Appeal, No. 65, March T., 1953, from judgment of Court of Common Pleas of Beaver County, March T., 1952, No. 12, in case of Edwrd M. Griffith v. Keystone Driller Company. Judgment affirmed.
Charles M. Barrickman, with him Buchnanan, Wallover & Barrickman, for appellant.
Harold F. Reed, Jr., with him Reed, Ewing & Ray, for appellee.
Before Stern, C.j., Stearne, Jones, Chidsey, Musmanno and Arnold, JJ.
OPINION BY MR. JUSTICE ALLEN M. STEARNE
Defendant, Keystone Driller Company, appeals from judgment entered on a jury's verdict for plaintiff in an assumpsit action. The claim was for personal services rendered as an industrial consultant. Defendant contended that plaintiff was not an independent contractor hired on a fee basis but rather an employe entitled to no more than the amounts permitted by the General Salary Stabilization Regulation. Such amount was tendered by defendant and refused by plaintiff.
These opposing contentions raise an issue of fact for a jury. Testimony was introduced by each side to support its theory of the character of plaintiff's relationship with defendant. In support of the allegations of the complaint, plaintiff testified that he had been an industrial consultant for about twenty years; that he did one job for defendant in May, 1951, for which he was paid a fee of $900.00 in accordance with a bill submitted; that he contracted verbally to render services to defendant in connection with two other jobs; and that he had no definite arrangement respecting compensation other than that he was to submit a bill similar to that rendered at the conclusion of the first job. The answer filed by defendant, and the testimony given by its president, indicated that the plaintiff had been paid a weekly wage, rather than a fee, for the first job; that he was hired as a checking clerk or supervisor for the two jobs in controversy; and that he was promised only the fair and reasonable value of the services rendered. The president testified to the salaries of other employes rendering similar services in an effort to show that the reasonable value of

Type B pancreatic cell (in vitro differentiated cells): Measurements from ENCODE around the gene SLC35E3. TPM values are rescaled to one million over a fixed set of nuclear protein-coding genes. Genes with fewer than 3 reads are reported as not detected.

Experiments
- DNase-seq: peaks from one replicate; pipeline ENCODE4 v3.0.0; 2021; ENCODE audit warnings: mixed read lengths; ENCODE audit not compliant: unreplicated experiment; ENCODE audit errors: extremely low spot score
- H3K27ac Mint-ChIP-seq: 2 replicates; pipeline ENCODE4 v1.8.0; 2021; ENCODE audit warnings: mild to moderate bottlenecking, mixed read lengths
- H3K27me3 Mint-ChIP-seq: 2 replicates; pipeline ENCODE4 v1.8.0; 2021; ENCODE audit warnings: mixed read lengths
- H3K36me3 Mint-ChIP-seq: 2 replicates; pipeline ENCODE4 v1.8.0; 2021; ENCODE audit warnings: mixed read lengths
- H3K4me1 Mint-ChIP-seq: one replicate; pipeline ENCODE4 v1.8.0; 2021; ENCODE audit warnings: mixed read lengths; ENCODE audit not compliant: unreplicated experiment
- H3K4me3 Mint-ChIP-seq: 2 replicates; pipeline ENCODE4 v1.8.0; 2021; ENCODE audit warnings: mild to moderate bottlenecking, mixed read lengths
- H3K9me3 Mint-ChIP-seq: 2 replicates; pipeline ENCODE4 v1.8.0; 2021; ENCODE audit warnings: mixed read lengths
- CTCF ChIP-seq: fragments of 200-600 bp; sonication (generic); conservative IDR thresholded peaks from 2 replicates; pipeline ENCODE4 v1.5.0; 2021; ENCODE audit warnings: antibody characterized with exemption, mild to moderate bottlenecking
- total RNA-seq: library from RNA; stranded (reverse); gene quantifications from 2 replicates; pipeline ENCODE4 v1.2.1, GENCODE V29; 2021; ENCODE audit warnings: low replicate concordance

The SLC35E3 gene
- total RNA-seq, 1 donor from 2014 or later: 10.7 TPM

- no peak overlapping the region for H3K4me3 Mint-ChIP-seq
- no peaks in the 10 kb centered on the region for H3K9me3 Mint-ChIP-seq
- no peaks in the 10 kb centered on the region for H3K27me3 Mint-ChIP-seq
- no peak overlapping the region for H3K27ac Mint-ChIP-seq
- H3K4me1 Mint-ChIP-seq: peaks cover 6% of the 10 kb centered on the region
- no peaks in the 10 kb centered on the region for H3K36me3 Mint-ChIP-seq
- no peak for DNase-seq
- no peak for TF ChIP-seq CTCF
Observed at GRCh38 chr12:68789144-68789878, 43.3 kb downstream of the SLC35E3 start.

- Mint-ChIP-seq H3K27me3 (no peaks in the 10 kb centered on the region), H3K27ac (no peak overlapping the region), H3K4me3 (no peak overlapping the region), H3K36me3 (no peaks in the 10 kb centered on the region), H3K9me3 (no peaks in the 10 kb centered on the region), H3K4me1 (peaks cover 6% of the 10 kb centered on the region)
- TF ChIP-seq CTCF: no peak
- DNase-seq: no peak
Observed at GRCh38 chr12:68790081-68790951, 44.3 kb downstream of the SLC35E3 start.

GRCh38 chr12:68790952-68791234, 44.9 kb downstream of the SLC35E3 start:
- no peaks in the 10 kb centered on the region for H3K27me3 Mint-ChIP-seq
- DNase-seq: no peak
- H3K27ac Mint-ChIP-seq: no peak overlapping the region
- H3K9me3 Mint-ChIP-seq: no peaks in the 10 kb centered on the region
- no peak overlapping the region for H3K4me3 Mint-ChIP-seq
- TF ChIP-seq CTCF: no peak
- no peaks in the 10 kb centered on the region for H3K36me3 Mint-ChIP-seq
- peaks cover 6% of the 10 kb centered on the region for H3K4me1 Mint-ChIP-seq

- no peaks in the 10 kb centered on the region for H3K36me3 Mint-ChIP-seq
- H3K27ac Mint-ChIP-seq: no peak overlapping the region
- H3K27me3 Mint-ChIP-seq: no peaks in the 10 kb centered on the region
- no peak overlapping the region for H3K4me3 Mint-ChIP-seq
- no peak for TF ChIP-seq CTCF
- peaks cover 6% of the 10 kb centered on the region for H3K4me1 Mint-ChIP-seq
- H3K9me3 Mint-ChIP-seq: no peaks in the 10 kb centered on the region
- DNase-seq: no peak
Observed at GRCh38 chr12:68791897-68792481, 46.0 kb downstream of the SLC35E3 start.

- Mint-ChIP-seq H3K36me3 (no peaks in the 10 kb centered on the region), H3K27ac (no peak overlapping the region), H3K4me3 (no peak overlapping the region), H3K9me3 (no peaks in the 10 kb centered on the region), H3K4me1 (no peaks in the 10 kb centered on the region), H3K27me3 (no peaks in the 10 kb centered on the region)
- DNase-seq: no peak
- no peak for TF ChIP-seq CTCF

plaintiff's services was $1,425.00, which amount (less withholding tax and social security) was tendered to plaintiff. Plaintiff refused to accept this sum and submitted his bill for $2,950.00.
At the instance of the defendant, the trial judge asked the jury this special question: "Was Edward M. Griffith, the plaintiff, an employee of the Keystone Driller Company, defendant?" This was the question of fact upon which the entire controversy depended. It was submitted to the jury in a fair, impartial charge, in which the trial court directed them to decide which of the conflicting versions of the oral contract they believed. Their verdict reads in part as follows: "... Edward M. Griffith, plaintiff, was employed by the Keystone Driller Co., defendant, on a fee basis as an industrial consultant on the Ideco job and the Government job, and is entitled to compensation of $2950.00." This was a clear and direct answer to the factual question presented.
Defendant's principal contention is that, despite the jury's verdict, plaintiff is estopped to deny that he is an employe of defendant because he filed with the Social Security Board a statement in which he designated himself an employe. Controlling authority for this position is said to be found in Bidwell v. Pittsburgh, 85 Pa. 412, wherein Justice MERCUR said for the Court (p. 417): "It is not necessary that the party against whom an estoppel is alleged, should have intended to deceive: it is sufficient if he intended that his conduct should induce another to act upon it, and the other, relying on it, did so act: Bisp. Eq., § 290." But the quotation relied upon reveals the essential element which is missing from ...